Workers must have right to negotiate collectively through union of their choice
February 4th: Unite Regional Secretary Jackie Pollock and Mandate General Secretary John Douglas today said that recent redundancy cases in retail outlet Forever 21 (part of a US multinational retail chain) and AMT Sybex (a subsidiary of outsourcing giant Capita) highlighted deficiencies in Ireland’s collective bargaining provision. The union leaders called for legislation to be introduced vindicating the right of workers to negotiate collectively with their employer through a union of their choice.
John Douglas, whose union Mandate represents workers in Forever 21, accused the company of refusing to engage collectively with the workers’ chosen union to negotiate redundancy packages following the decision to close the retail giant’s only Irish store:
“Losing your job is one of the most traumatic experiences a worker can go through. It’s at difficult times like this that workers need the support of their trade union and their right to be represented by that trade union on a collective basis. Yet, in Ireland, multinational companies like Forever 21 refuse to collectively engage with their 80 Irish workers adding more stress to an already upsetting experience,” said Mr Douglas. He added, “This needs to change. Irish workers deserve and are entitled to the rights afforded to millions of other workers across Europe – collective bargaining.”
Unite represents workers in AMT-Sybex, a wholly-owned subsidiary of outsourcing giant Capita which has nearly €140 million worth of departmental contracts. Last year six Unite members were made redundant; Capita not only refused to engage collectively with the workers through Unite, but also refused to implement a Labour Court recommendation for enhanced redundancy terms, describing the recommendation as ‘inappropriate’. The company also implied that the workers’ decision to be represented by Unite was a factor in the dismissal of their appeal against redundancy.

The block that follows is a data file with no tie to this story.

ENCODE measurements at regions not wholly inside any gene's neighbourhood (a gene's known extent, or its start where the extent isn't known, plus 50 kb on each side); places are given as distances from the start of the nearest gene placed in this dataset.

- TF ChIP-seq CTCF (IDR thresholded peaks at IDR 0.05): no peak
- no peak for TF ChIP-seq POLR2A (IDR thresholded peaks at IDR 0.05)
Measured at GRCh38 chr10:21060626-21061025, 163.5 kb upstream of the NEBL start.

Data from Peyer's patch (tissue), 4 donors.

Jackie Pollock said today that the Capita and Forever 21 cases illustrate what he termed “the glaring gaps” in Ireland’s collective bargaining provisions:
“While the 2015 Industrial Relations (Amendment) Act was a welcome step forward, it did not provide for collective bargaining. Instead, it provided mechanisms for certain groups of workers whose employers refuse to negotiate collectively with a body of the workers’ choice. We still need fit-for-purpose collective bargaining legislation focussed on the rights of workers – rather than the rights of employers. Employees must be able to freely choose the body through which they wish to negotiate”, the Unite Regional Secretary said.
John Douglas added: “The Forever 21 and Capita cases are just two recent examples showing how workers have been failed by Ireland’s lack of proper collective bargaining provision. The time has come to redress the balance in favour of working people and their democratic right to choose how they will be represented in the workplace”.